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The Verdict Violated

He is perhaps the longest serving detainee in India. Yet to be sentenced in any case, Farooq Ahmad Dar alias Bitta Karate completes 16 years –two more than a lifer- in detention. Though bailed out by the Supreme Court of India twice, Dar’s freedom is still elusive. Peerzada Arshad Hamid reports

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Srinagar, Kashmir
June 12, 2006:

Farooq Ahmad Dar alias Bitta Karate could not see the dawn of freedom even after getting bail from the apex court in India. He was set free a few times by the court, but detained under PSA again and again. In October 2005 the Supreme Court of India quashed his detention orders for the second time.

While delivering judgement on the writ petition filed by Dar’s counsel in 2005, Supreme Court of India observed that the detaining authority has not applied its mind when the order of detention against Dar was passed. Accordingly the detention order dated November 5, 2004 was set aside. Further the Court directed that Dar may be released forthwith, if not required in any other case.

Earlier the apex court had ordered Dar's release in 2004. The order was ignored by the state and Dar detained under Public Safety Act (PSA). Ignoring the directions of the Supreme Court of India again, the Jammu and Kashmir government slapped another PSA on Dar after the 2005 judgement.

So Dar reels in confinement in spite of getting relief from the apex court. Legal experts say the state can be tried for contempt of apex court.

An Introduction:
Born in Guru Bazar locality of Srinagar, Farooq Ahamd Dar, alias Bitta Karate became a household name in Kashmir in the early nineties when armed anti-India insurgency broke out in Kashmir.

A member of Jammu and Kashmir Liberation Front, a militant outfit then, Dar was known more by his alias Bitta Karate, and considered among the front ranking JKLF activists. According to his family Karate got suffixed to his pet name Bitta because of his mastery in martial arts.

Dar’s mother Fatima still remembers the day when Dar left home, in early nineties to join the militant ranks. He was in his twenties and the anti-India armed rebellion had just broke out.

"At first he hesitated, he said he has to go out for business, but while he was leaving he told me he was going to become a militant. I was dumbstruck," says Fatima. Before joining militancy Dar helped his family business.

Dar was arrested on June 22, 1990 along with his two associates, and came to limelight soon after through a televised interview wherein Dar is said to have admitted 22 killings by him, mostly of Pandits.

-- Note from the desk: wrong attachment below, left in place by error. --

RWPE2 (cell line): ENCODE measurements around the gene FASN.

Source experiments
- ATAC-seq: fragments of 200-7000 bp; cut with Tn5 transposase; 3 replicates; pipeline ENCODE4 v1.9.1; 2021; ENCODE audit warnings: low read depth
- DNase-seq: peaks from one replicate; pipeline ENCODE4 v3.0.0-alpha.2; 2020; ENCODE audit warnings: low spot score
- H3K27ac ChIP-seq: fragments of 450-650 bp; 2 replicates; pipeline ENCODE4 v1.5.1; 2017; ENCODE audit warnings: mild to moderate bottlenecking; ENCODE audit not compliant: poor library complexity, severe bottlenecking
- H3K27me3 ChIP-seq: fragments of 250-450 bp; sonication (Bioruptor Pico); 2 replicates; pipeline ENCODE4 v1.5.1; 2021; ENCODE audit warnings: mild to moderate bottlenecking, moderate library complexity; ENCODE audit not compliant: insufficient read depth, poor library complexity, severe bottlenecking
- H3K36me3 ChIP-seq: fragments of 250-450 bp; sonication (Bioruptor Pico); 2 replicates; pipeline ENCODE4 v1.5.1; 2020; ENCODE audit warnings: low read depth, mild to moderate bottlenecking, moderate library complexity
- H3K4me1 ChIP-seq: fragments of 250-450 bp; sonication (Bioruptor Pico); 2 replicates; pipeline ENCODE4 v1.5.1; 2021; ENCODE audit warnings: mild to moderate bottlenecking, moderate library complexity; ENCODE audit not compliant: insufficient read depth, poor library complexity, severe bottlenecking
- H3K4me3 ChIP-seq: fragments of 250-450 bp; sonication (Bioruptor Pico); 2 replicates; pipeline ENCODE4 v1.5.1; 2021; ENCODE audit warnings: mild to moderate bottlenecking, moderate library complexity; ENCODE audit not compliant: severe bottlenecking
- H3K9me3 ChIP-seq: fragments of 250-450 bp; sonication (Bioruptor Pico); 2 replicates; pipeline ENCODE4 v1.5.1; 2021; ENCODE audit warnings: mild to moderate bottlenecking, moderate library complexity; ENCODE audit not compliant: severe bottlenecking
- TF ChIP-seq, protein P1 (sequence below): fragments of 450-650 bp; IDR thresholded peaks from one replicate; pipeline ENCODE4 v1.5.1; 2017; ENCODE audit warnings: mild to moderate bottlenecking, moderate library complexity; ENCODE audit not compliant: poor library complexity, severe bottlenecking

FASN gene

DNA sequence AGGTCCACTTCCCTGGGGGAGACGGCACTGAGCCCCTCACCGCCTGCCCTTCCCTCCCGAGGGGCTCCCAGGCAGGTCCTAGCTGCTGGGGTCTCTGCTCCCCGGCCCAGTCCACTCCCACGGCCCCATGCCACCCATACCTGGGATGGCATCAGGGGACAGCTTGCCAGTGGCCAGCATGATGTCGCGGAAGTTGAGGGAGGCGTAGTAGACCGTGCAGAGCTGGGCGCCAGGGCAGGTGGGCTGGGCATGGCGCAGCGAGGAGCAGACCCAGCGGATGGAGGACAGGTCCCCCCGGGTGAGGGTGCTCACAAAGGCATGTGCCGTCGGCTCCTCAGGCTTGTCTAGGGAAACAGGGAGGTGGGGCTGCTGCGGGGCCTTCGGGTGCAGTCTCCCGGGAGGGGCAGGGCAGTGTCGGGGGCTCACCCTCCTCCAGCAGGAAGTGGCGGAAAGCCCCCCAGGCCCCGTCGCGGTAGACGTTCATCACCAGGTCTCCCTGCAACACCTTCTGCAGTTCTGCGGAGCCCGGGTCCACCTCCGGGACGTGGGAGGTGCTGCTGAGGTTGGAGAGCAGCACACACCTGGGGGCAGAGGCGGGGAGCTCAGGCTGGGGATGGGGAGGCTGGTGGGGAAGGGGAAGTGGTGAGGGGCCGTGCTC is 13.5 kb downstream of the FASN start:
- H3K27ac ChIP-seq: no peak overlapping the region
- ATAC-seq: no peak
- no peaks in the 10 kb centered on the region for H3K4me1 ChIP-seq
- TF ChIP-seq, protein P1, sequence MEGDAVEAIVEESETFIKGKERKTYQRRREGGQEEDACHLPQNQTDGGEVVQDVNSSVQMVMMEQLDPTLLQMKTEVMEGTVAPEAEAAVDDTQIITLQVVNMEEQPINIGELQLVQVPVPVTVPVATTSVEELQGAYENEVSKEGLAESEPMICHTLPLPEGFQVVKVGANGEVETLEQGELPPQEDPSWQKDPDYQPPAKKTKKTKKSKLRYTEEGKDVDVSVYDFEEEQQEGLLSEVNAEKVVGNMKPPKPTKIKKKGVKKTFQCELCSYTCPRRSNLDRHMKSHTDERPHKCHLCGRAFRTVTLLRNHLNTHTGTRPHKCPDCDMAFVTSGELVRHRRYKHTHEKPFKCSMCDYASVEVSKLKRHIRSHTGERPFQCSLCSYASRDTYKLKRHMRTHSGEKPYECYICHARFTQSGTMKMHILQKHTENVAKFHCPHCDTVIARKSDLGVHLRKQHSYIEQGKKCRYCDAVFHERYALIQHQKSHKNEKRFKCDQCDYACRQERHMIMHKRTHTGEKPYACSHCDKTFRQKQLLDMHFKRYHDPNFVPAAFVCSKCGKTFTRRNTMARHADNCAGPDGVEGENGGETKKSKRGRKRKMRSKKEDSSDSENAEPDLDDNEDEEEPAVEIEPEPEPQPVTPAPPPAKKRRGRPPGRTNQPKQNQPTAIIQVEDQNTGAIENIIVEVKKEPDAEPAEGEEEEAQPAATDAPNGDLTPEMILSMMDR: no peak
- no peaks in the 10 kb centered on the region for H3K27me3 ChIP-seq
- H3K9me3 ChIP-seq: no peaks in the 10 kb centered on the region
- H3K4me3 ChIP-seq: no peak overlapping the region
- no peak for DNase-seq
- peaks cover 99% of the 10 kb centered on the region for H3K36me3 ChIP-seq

In a letter written from jail to his lawyer Bhim Singh, Farooq Ahmad Dar writes about his ordeals in jail.

In his letter Dar says that he is amazed over his continued detention under Public Safety Act (PSA) time and again. He wishes that Supreme Court ought to have taken a suo motto cognizance against the J&K government for violating its directions.

Countering one of his grounds of detention that he along with fellow inmates indulged in breaking of doors and windows of barracks at Kote Bhalawal jail and raised anti-national slogans, Karate writes that he has been falsely implicated in the case.

Regarding going on hunger strike in Kote Bhalawal jail in 1991 (another ground of detention), Karate writes that he and his other jail mates were humiliated, abused and mercilessly beaten by the jail officials. In order to press for the fair treatment, hunger strike was organised as a mark of protest.

The letter also contains his ordeals that he faced in Agra jail, where he was being fed with legs and hands tied.

In his interview Dar said he was following the orders of his commanders.

Since then he has been under detention in various jails like Kote Bhalawal - Jammu, District Jail – Kathua, Central Jail Jodhpur (Rajhasthan), Agra Jail (UP), etc. Throughout his detention Dar has never been shifted to Kashmir valley - one of the demands of Dar and his family.

For Fatima it has been an endless wait. Any announcement of release or revival of the cases of detainees creates glimmer of hopes in the family.

"I have heard that life imprisonment lasts for only 14 years. Without any trail my son underwent even that. He is completing 16 years in the prison," says Fatima. To add to Fatima’s woes her elder son was killed in crossfire in 1998 while he was going to attend his duties at SKIMS.

"Even at the funeral of his brother Bitta Saab was not allowed to visit his family," says Fatima with tears in her eyes.

The family lives hand to mouth in their old house at Guru Bazar. The only decorations on the walls are Dar's photographs in locally made wooden frames.

"There presence gives me a feel that Bitta Saab is here," says Fatima referring to the pictures. Legal proceedings for Dar and visits to him in jails outside the state drain the family's little resources. Dar's associates in JKLF however visit the family occasionally, giving moral support to them, says the family.

"They do come. Javed Mir visited many a times, most of them come. They try to help at times," Fatima says.

Democratic Freedom Party leader Shabir Shah has also paid visits to the family recently. However, surprisingly JKLF chairman Yasin Malik has never visited the family.

The family now pins hopes of his release on his lawyer Bhim Singh who is fighting Dar’s case in the Supreme Court of India. But considering that his release orders were ignored twice by the state, the family is just hoping against hope.

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